We're not quite halfway through the season of "American Horror Story: Freak Show," but things are starting to come together nicely. "Bullseye" is an especially satisfying episode because it offers a few juicy reveals that play off of each other and have already set certain events and revelations in motion, but not so many that we're overwhelmed. Relative to the non-stop craziness that Ryan Murphy et al packed into just one "Edward Mordake" episode, "Bullseye" has a little breathing room that lets us take in the different revelations and the themes that are gaining clarity.
Spoilers from here on out!
The Wheel of Fortune
It's Elsa's birthday week, because that's how she rolls. As one does, she pulls out the good old Wheel of Fortune to practice her aim - the TV crowd goes wild for knife throwing, am I right? As she pictures different targets, she contemplates her own ruthlessness; Elsa will do whatever it takes to manifest her own destiny, no matter what she has to destroy in the process.
The Wheel of Fortune symbolizes change, fate, destiny, things we can't control, and all that jazz. It's usually associated with good stuff (Pat Sajak!) but that doesn't mean the changes in store will be painless, what you expected, or even positive; the Wheel can turn the other way too.
Elsa set things in motion last episode when she unceremoniously dumped the Tattler twins on the Motts' doorstep. Back at the Motts, Dandy is sad about the new cook and misses Dora - "Hindsight is 20/20, my dear," Mrs. Mott counsels - but he's absolutely thrilled with his new best friends. He's insulted when his mother provides him with a silver tray full of condoms, and not just because they're presented to him like an entrée. It's actually not clear why he's so angry; is it because he loves the twins and wouldn't "violate" them (his words, ick) or if he's offended that she thinks their DNA will further pollute the Mott gene pool or just, well, who knows what goes through Dandy's creepy head?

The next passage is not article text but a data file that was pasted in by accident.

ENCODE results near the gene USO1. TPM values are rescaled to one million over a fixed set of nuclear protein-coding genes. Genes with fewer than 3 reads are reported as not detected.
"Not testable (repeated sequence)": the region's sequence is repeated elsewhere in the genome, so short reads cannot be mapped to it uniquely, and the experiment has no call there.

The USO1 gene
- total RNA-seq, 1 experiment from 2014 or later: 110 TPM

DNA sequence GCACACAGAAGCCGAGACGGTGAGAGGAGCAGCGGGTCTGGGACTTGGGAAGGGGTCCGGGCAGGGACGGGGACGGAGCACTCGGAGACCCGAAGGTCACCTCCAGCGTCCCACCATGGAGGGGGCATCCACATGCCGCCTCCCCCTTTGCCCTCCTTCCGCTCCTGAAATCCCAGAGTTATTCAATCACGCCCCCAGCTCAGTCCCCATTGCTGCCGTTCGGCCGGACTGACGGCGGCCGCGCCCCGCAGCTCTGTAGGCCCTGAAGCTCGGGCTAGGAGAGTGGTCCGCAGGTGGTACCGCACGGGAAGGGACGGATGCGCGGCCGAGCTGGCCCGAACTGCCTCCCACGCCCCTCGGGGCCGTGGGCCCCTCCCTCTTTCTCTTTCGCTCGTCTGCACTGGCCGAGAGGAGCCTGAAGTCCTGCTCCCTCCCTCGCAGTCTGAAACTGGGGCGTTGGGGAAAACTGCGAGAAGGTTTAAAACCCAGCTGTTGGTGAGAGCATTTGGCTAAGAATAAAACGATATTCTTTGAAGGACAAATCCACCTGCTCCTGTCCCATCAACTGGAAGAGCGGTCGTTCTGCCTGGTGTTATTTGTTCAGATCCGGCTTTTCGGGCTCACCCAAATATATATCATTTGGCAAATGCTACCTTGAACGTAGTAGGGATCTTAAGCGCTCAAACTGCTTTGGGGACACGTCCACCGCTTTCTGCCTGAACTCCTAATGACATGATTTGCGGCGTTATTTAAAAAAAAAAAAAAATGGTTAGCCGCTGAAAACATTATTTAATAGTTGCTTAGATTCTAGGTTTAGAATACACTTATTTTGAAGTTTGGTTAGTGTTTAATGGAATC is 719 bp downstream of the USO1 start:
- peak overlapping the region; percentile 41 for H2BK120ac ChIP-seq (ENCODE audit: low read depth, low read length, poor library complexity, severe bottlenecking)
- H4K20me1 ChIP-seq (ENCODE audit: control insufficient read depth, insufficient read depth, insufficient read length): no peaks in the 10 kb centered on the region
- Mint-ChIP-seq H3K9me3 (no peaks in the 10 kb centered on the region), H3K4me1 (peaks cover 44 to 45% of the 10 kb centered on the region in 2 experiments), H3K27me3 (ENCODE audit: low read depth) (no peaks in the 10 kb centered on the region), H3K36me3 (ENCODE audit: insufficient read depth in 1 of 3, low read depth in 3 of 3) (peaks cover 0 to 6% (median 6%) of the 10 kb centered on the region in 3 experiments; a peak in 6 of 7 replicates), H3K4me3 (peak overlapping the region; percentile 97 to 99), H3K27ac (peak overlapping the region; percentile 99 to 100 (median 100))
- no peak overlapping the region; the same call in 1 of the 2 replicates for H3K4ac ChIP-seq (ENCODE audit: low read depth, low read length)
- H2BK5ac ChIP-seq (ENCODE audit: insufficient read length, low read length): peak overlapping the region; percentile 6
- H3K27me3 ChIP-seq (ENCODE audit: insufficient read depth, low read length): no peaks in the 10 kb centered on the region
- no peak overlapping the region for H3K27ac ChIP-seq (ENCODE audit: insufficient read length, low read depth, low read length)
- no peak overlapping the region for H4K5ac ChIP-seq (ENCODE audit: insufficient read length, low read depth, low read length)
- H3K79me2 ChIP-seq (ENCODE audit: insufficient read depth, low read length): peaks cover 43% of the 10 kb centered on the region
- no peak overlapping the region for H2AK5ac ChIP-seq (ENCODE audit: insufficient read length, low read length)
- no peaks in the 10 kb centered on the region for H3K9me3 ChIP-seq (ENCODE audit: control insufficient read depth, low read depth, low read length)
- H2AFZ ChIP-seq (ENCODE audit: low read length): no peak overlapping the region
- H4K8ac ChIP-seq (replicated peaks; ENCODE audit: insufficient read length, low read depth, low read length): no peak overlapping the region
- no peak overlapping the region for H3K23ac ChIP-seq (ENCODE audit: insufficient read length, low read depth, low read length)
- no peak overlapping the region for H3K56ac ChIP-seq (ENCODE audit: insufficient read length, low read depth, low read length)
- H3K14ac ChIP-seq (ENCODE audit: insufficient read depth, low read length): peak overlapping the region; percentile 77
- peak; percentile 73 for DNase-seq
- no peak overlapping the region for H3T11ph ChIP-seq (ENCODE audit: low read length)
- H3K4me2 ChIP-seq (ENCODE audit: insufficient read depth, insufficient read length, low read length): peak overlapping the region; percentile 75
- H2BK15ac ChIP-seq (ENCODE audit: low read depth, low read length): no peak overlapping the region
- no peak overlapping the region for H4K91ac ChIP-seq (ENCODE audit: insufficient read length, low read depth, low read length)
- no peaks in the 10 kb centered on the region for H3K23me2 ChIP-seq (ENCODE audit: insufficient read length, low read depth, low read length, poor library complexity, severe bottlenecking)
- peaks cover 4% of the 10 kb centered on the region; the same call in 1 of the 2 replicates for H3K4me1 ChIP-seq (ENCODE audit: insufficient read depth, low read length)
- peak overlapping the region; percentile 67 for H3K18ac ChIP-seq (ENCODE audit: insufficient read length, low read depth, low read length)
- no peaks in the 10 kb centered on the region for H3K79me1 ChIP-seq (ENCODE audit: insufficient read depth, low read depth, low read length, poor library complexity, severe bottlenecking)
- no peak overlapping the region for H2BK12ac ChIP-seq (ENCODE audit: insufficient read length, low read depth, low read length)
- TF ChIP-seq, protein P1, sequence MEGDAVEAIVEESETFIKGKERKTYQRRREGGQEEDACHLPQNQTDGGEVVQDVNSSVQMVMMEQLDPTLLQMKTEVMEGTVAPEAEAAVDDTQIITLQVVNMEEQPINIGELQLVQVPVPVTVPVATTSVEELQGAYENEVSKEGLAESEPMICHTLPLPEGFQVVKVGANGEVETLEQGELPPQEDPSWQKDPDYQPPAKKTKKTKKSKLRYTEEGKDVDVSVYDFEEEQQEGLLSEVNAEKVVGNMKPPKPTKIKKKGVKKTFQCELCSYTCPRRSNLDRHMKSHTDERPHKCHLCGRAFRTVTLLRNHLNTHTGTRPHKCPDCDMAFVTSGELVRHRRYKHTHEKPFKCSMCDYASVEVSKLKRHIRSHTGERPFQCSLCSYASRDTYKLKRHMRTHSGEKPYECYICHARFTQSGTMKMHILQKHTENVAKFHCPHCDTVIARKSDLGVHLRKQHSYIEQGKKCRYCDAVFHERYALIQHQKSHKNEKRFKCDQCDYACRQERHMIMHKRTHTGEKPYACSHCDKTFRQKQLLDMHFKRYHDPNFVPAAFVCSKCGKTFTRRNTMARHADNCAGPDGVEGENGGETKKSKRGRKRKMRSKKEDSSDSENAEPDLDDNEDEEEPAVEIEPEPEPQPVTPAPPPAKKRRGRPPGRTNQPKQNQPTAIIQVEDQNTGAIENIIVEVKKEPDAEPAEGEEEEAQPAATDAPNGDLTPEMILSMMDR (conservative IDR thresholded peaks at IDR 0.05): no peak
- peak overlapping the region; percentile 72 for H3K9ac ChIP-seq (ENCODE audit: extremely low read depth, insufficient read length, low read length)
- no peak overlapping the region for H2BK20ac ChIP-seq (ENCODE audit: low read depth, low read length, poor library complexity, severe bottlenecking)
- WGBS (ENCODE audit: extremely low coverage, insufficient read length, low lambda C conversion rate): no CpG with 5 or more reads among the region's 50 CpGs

As for Bette and Dot, they've got very different things on their minds. As usual. The scene of them laying on their big fancy bed, scribbling in their journals side by side is impressive; not all of the special effects for Dot and Bette have looked great, to be honest, although Sarah Paulson's double performance is worth the price of admission. Bette's in love and eats up every decadent spoonful of caviar and BS that Dandy dishes out. Dot's still dreaming of being surgically separated from Bette, but it's so dangerous and expensive. How could she ever get her hands on that sort of dough? Well, maybe Dandy is good for something after all.